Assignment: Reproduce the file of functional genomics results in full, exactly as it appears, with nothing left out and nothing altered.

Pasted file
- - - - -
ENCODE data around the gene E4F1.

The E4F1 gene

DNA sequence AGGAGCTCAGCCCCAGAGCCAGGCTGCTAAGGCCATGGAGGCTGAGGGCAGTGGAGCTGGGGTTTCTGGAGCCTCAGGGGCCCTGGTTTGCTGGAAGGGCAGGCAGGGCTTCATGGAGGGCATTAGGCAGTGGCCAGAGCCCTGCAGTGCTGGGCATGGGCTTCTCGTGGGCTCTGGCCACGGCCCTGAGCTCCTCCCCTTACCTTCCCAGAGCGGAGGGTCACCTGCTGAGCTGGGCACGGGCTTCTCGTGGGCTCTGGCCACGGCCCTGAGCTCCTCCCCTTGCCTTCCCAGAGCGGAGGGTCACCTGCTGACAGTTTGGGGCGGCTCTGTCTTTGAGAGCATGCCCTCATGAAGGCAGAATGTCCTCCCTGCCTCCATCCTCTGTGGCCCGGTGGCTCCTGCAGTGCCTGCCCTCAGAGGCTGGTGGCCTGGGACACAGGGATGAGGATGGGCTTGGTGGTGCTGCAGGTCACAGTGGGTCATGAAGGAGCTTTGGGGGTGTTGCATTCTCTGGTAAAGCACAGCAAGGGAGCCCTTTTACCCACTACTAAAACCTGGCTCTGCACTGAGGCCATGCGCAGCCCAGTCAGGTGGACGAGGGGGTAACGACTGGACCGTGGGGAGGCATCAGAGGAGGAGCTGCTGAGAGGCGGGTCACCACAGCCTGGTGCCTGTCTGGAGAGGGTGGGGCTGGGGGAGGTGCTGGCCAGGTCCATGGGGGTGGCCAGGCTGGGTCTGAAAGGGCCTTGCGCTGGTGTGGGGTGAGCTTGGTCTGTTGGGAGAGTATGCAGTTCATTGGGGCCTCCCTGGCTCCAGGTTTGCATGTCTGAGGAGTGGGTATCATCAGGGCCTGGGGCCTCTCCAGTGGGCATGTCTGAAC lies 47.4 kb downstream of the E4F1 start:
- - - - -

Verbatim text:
ENCODE data around the gene E4F1.

The E4F1 gene

DNA sequence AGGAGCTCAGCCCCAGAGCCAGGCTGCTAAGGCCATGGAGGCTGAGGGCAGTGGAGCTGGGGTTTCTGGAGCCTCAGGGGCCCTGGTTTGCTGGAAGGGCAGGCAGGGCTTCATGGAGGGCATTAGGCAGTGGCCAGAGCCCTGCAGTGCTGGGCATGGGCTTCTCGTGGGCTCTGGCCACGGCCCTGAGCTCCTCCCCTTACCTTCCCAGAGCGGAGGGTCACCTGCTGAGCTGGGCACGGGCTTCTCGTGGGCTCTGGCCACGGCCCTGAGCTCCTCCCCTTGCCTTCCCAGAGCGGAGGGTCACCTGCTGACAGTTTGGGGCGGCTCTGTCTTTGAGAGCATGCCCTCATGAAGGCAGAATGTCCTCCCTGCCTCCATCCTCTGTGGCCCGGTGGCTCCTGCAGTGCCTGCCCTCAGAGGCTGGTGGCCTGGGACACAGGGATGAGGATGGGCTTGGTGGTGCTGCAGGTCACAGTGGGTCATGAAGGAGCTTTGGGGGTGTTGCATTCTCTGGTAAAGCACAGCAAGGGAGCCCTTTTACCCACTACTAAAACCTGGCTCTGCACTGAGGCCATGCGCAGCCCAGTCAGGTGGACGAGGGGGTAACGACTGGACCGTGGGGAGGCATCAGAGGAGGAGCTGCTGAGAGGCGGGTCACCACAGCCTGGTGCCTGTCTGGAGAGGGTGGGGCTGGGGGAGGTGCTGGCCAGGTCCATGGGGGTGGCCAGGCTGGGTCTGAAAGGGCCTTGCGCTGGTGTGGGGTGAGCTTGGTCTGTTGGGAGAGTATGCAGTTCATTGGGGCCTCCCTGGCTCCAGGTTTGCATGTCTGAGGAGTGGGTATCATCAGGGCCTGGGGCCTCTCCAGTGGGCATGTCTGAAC lies 47.4 kb downstream of the E4F1 start: